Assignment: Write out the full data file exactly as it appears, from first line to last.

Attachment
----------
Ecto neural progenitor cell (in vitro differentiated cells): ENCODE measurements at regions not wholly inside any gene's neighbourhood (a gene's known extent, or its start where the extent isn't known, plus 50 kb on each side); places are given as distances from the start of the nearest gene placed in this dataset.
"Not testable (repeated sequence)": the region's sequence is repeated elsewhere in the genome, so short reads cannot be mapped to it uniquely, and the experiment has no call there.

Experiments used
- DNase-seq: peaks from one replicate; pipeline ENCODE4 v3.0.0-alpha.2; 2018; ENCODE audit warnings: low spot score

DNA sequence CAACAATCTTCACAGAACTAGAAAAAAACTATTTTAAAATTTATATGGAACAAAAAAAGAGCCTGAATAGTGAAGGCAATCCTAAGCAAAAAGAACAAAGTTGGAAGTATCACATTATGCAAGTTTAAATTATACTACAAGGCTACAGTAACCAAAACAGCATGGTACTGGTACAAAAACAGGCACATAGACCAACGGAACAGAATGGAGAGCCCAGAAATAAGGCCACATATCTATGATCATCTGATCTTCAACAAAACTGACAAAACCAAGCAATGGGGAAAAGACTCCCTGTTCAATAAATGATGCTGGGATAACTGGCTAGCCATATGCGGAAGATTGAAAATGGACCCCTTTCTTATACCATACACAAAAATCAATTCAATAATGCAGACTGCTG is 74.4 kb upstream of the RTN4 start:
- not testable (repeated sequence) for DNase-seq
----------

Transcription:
Ecto neural progenitor cell (in vitro differentiated cells): ENCODE measurements at regions not wholly inside any gene's neighbourhood (a gene's known extent, or its start where the extent isn't known, plus 50 kb on each side); places are given as distances from the start of the nearest gene placed in this dataset.
"Not testable (repeated sequence)": the region's sequence is repeated elsewhere in the genome, so short reads cannot be mapped to it uniquely, and the experiment has no call there.

Experiments used
- DNase-seq: peaks from one replicate; pipeline ENCODE4 v3.0.0-alpha.2; 2018; ENCODE audit warnings: low spot score

DNA sequence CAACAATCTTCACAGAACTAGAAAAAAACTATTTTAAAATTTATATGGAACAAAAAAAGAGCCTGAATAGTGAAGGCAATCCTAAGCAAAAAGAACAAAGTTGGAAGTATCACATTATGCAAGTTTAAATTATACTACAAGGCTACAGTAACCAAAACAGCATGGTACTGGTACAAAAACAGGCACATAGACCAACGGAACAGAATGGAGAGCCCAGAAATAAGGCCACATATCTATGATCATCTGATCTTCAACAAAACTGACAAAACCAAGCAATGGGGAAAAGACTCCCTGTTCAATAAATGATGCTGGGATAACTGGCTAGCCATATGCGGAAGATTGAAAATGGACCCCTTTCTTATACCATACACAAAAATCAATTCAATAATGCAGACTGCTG is 74.4 kb upstream of the RTN4 start:
- not testable (repeated sequence) for DNase-seq